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What Determines Oil Prices?

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What Determines Oil Prices?

In 2022 the world is facing a rise in oil prices. Why are oil prices rising so rapidly? What are the global impacts of high oil prices? Read on this explanation to understand more about oil prices.

The factors that affect oil prices

Before we look at the main determinants of oil prices, we must remember that oil is used in almost everything in the global economy. Even despite the global economy's movement towards a greener world, oil still holds a very important role.

The main factors that determine oil prices are:

  1. Supply and Demand.
  2. Market sentiment (investors and futures contracts).
  3. Politics.
  4. Natural disasters.

We will take a look at each factor in more detail now.

Demand and supply of oil

Under perfect circumstances, the rules of demand and supply are simple: as the price of a good or service increases, the demand for said good or service decreases. The opposite also holds true: a decrease in the price of a good or service will lead to an increase in demand.

But that is not necessarily the case with oil. As we mentioned earlier, oil is used in almost everything. This means that there will always be demand for oil, even if oil prices are high or if there is a limited supply of it.

Oil supply

Supply determines how much oil is available in the market. The supply of oil is usually determined by the member states of the OPEC.

The Organization of Petroleum Exporting Countries (OPEC) is made up of 13 of the world's main oil-exporting countries. Figure 2 contains the 13 countries.

What Determines Oil Prices? Graph of the OPEC Countries that offer the oil supply StudySmarterFigure 2. OPEC countries, Alanna Odagbu - StudySmarter.Created with icons from Flaticon.

OPEC controls 40% of the world's supply of oil. Thus, if an OPEC nation decided to pump out more crude oil out of their natural sources, the overall supply of oil would increase.1

In 2014, Saudi Arabia, one of the largest producers of oil, decided not to reduce its oil production. This caused other major oil producers such as the United States, as well as other nations in the OPEC (The Gulf states for example), to increase their output to remain competitive in the market.2 As a result, oil prices decreased sharply as oil producers around the world produced more oil than the world would be able to consume.

As you can see, geopolitics affect the oil supply. Another example, are regional conflicts. These can push oil-producing nations to place embargos on each other. This leads to sharp rises in oil prices and a shortage of oil in the market.

In 1973, during the Arab-Israeli war, Arab members of OPEC placed an embargo on the US which seriously impacted the US economy.

You can learn more about this embargo and its impacts on the US economy with our Oil Crisis 1973 explanation.

Oil demand

Demand is essentially based on how much oil a country, market, or economy needs at a certain point in time.

Let’s say that a country is experiencing economic growth. There is an increase in transactions for goods and services, transportation in the forms of cars, planes or other mediums, and there are new building production facilities all around the country. In this case, that country would probably see an exponential increase in oil demand.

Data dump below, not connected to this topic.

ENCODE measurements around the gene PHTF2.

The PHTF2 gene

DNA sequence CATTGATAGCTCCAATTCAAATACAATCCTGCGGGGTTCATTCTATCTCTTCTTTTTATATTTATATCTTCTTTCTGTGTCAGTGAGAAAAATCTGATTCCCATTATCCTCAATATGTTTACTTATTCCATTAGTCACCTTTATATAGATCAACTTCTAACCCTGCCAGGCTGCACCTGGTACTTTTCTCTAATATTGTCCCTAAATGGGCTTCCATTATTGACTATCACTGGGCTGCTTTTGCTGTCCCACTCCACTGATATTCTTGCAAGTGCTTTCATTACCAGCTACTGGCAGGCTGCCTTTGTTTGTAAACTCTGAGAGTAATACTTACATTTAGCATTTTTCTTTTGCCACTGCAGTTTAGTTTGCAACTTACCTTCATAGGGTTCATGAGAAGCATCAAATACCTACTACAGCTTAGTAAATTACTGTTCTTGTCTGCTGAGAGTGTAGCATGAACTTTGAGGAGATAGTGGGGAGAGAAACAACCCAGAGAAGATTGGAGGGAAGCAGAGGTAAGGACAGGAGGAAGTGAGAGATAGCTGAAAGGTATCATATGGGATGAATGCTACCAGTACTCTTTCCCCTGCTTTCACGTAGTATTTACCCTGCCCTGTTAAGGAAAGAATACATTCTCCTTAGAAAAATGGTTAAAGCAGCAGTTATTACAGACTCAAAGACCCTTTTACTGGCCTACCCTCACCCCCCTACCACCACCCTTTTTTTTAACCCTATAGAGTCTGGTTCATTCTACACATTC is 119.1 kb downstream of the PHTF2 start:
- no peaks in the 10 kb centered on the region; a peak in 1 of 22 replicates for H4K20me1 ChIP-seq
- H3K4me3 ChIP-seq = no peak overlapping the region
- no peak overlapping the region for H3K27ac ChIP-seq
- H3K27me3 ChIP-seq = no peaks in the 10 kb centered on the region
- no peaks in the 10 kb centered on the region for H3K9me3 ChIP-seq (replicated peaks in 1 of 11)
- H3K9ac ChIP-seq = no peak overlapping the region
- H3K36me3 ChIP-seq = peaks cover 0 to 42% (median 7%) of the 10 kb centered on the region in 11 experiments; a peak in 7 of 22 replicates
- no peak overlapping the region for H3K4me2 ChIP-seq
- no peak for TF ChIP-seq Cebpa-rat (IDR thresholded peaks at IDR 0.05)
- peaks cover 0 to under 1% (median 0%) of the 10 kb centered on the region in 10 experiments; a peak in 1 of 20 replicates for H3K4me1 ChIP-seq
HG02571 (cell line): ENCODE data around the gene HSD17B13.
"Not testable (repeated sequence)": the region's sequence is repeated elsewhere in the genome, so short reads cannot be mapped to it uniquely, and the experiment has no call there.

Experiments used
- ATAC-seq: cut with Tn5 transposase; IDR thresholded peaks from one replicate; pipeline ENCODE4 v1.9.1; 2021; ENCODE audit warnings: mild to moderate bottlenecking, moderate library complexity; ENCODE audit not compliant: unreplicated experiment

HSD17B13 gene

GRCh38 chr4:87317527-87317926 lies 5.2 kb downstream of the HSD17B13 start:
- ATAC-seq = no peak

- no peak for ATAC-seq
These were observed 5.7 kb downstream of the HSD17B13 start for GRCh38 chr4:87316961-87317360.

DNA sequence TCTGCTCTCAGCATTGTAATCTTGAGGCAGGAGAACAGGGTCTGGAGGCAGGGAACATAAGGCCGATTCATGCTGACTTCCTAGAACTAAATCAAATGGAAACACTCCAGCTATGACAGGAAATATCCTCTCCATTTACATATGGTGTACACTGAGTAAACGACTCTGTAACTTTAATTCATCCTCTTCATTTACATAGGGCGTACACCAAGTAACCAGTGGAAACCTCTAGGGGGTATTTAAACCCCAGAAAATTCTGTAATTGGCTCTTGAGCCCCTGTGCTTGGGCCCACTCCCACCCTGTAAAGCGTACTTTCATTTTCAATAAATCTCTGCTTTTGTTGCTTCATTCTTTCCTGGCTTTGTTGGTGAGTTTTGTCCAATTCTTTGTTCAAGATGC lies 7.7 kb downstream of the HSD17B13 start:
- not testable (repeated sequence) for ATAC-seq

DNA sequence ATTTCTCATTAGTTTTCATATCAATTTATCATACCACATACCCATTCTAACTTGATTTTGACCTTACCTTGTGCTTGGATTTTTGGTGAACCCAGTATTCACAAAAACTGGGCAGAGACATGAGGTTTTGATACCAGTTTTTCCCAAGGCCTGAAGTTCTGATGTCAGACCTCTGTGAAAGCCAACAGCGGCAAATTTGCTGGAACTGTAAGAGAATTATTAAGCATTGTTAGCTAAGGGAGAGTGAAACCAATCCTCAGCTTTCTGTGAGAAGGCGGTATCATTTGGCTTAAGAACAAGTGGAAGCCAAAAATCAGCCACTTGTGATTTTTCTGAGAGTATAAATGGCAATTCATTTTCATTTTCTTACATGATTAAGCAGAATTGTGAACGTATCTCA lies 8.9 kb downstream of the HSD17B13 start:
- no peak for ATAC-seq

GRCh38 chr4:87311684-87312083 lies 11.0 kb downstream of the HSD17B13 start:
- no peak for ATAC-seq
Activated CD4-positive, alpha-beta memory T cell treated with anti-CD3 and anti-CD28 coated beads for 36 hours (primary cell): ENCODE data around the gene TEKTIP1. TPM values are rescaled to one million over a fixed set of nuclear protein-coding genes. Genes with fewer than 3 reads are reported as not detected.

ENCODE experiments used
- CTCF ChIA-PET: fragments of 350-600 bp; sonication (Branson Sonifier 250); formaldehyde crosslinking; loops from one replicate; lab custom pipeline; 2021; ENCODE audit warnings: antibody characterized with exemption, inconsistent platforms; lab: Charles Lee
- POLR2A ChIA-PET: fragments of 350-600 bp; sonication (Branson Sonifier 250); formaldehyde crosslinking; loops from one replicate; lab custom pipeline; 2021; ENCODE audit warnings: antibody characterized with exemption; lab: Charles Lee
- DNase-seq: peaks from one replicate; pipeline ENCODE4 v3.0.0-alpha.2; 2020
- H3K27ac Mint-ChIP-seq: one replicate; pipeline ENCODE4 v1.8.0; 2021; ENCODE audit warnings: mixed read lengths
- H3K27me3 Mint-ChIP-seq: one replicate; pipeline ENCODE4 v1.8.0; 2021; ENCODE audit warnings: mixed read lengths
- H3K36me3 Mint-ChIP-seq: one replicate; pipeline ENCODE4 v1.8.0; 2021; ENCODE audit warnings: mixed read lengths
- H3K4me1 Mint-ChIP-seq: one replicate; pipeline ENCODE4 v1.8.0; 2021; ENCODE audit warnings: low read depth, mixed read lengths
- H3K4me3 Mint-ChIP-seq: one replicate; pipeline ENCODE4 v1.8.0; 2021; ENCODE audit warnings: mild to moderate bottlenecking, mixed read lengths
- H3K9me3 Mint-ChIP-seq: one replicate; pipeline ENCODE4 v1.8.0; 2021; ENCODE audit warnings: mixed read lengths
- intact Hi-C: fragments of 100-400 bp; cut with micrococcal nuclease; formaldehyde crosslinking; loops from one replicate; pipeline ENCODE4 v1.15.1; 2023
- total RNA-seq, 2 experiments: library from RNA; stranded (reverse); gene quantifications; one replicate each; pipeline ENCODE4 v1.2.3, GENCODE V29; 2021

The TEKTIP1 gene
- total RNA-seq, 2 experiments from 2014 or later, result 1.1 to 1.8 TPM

Of course, this could change over time. The new trends seem to be going towards renewable energies. However, right now these changes appear costlier than the use of oil.

Market sentiment and oil prices

Market sentiment is the overall attitude of investors towards a particular security, commodity, stock, etc., or the financial market as a whole.

We have already established the notion that demand and supply as well geopolitics are strong influencing factors in oil prices. However, the specific price of oil as a commodity is determined in the futures market of oil.

Futures are financial contracts that obligate the buyer to buy the asset and the seller to sell the specific asset at a predetermined time and future date.

In the oil industry, the oil future contract obliges the buyer to purchase a specific amount of barrels of oil and the seller is obliged to sell that specific amount of barrels of oil at a specific date and time.

The majority of trading that occurs in the future oil market is done by speculators.

Speculators are investors that use investment strategies based on short-term utility.

The main goal of speculators, unlike long-term investors who use passive investment methods, is to outperform such investors by trading and speculating about the future price direction a specific commodity takes.

If the possibility of an increase in oil demand arises, we would see an increase in oil prices. This would lead to future oil contracts being purchased as the value increased. The opposite, however, is also true: if the markets have the sentiment that oil prices were to decrease, the prices would also decrease. This would lead to the scenario of future contracts of oil being sold in the market.

Politics and oil prices

We have already considered how politics regarding OPEC countries can influence oil prices. But global political instabilities even in nation-states independent of OPEC that are also major oil-producing nations can influence oil prices.